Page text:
To enable the development of this technology, GE has focused on improving its capabilities. In the last few years, GE has acquired various manufacturers such as Morris Technologies and Avio Aero to gain access to talent and technology. Additionally, GE has invested in Arcam and Concept Laser, manufacturers of 3D Printers. GE then created a standalone group, GE Additive, to build an organization to coordinate technological development across businesses. It also serves as a supplier to companies looking to use additive manufacturing. GE can use this to both develop its capabilities and serve as a revenue stream.
Going forward, GE must consider how to use this technology at scale throughout the value chain. In product development, GE must consider how to develop a clean-sheet engine that uses additive manufacturing to improve engine efficiency. GE should expand the “boot camps” at its Additive Training Center to train its design engineers to understand the full capabilities of additive manufacturing. Furthermore, additive manufacturing allows GE to rapidly prototype, shortening the development cycle, and GE must make sure its supply chain is equipped to support this. There is additional opportunity in using additive manufacturing to enhance GE’s service and support. In 2017, over 60% of revenue of GE Aviation was from “Services.” Traditionally, GE generates revenue from spare parts sales well after launch. GE should evaluate how additive manufacturing can be used for parts in existing programs to reduce cost and avoid cannibalizing this revenue in the future. This could include using additive manufacturing to repair engine-run parts, or manufacture legacy parts more cost effectively.
As GE tries to use its GE Additive group to scale, a few questions that emerge. How does GE balance using additive manufacturing to improve its existing engines versus thinking about how additive manufacturing can enable clean-sheet design? How does GE address the risk of a change to their business based on a potential reduction in spares revenue through more durable parts such as the LEAP nozzle? Finally, given GE Additive is looking for customers that need additive manufacturing, how does it serve aerospace customers who may be suppliers to its current competitors?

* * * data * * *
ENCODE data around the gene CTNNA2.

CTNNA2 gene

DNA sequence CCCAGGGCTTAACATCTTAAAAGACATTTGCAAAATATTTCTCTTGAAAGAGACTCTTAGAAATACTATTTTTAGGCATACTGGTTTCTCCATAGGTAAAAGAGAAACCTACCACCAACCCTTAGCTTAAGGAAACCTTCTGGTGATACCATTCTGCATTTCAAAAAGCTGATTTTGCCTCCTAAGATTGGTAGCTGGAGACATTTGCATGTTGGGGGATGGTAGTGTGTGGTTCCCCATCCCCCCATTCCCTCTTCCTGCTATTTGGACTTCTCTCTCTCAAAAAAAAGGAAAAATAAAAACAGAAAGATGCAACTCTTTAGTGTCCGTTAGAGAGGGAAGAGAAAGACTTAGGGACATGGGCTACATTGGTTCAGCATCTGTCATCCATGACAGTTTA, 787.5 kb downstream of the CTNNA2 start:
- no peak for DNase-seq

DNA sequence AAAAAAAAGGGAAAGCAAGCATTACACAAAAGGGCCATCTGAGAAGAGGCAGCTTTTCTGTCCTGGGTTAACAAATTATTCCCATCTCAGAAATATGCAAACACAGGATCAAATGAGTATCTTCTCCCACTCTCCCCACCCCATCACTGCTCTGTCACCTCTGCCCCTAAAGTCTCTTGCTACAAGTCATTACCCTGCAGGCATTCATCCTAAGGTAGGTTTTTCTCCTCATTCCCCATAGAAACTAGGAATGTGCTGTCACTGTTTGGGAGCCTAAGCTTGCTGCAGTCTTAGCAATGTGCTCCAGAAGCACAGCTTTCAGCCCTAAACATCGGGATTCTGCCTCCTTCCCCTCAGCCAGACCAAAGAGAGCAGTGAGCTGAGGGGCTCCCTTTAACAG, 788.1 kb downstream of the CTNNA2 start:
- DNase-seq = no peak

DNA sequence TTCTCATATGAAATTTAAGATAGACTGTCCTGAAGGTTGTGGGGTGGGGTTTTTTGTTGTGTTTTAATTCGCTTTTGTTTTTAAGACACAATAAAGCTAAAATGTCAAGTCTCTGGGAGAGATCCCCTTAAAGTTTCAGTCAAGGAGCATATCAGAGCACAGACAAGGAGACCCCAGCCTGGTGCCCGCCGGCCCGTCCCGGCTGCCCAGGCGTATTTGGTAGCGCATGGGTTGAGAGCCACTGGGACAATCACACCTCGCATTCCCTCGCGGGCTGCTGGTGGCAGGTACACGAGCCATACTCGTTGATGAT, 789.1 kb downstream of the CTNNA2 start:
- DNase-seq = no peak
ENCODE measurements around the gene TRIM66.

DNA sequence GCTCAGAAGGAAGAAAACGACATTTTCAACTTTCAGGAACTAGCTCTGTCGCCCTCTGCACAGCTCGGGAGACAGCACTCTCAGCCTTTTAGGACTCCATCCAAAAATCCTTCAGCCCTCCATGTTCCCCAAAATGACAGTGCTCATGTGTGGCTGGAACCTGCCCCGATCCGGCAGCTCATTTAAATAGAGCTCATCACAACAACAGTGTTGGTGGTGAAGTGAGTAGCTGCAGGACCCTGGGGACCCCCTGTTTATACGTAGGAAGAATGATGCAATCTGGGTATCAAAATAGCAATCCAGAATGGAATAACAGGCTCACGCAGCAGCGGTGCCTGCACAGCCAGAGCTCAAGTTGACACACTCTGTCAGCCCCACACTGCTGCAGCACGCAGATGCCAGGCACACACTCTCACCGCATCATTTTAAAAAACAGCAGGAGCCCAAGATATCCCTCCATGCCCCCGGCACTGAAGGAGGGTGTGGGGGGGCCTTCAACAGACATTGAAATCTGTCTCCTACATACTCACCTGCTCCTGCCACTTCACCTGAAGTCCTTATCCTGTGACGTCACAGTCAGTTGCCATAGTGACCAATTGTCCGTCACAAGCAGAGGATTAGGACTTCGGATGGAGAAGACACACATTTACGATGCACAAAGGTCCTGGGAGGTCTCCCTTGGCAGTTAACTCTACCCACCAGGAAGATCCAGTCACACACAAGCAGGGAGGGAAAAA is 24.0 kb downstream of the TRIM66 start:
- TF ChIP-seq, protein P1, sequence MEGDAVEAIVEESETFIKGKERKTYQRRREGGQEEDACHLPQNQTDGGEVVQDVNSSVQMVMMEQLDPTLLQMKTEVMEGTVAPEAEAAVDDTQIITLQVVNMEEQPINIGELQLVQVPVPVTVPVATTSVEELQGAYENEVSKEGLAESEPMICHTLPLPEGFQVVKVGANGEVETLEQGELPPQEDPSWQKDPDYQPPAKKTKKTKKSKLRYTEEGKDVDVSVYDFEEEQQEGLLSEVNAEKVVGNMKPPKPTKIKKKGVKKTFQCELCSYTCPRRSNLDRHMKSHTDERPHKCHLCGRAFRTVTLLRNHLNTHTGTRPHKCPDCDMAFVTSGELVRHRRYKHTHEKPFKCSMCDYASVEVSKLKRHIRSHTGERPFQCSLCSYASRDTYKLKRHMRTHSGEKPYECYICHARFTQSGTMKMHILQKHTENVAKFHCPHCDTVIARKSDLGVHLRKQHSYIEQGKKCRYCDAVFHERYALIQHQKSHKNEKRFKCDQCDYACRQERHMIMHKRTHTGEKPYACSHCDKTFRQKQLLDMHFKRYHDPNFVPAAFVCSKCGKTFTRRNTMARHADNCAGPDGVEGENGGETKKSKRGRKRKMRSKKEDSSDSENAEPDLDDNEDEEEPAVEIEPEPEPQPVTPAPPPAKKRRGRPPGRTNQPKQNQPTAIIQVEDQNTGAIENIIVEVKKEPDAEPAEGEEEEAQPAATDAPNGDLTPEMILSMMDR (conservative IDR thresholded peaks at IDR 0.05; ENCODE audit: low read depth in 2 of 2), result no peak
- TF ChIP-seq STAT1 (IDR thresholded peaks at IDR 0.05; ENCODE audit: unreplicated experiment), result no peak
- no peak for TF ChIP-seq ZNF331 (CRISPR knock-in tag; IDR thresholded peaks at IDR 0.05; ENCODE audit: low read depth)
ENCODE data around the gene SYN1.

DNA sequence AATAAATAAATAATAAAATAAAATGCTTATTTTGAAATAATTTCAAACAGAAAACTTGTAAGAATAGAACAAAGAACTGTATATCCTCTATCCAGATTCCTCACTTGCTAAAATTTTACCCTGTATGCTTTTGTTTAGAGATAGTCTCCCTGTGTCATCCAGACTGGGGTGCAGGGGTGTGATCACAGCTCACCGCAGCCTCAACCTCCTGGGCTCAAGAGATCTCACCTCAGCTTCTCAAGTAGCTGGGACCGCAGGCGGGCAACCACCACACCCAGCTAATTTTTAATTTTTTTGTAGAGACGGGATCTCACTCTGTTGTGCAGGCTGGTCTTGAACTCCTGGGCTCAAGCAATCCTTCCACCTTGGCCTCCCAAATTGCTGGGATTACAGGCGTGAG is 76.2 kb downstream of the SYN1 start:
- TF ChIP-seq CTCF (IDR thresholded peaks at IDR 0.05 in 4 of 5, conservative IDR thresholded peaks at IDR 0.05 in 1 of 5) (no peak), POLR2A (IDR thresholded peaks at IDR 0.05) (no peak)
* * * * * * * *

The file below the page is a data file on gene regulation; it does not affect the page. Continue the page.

General Electric, “The Blade Runners: This Factory Is 3D Printing Turbine Parts For The World’s Largest Jet Engine,” https://www.ge.com/reports/future-manufacturing-take-look-inside-factory-3d-printing-jet-engine-parts/, accessed November 2018.
 General Electric, “An Epiphany Of Disruption: GE Additive Chief Explains How 3D Printing Will Upend Manufacturing,” https://www.ge.com/reports/epiphany-disruption-ge-additive-chief-explains-3d-printing-will-upend-manufacturing/, accessed November 2018.
 GE Additive, “Who we are,” https://www.ge.com/additive/who-we-are, accessed November 2018.
 General Electric, “An Epiphany Of Disruption: GE Additive Chief Explains How 3D Printing Will Upend Manufacturing”
 General Electric, 2017 Annual Report, p. 52-55, https://www.ge.com/investor-relations/ar2017/downloads, accessed November 2018.
 General Electric, “Scan and fix: GE Aviation uses additive technology to fast track engine component repairs,” https://www.ge.com/additive/case-studies/scan-and-fix-ge-aviation-uses-additive-technology-fast-track-engine-component, accessed November 2018.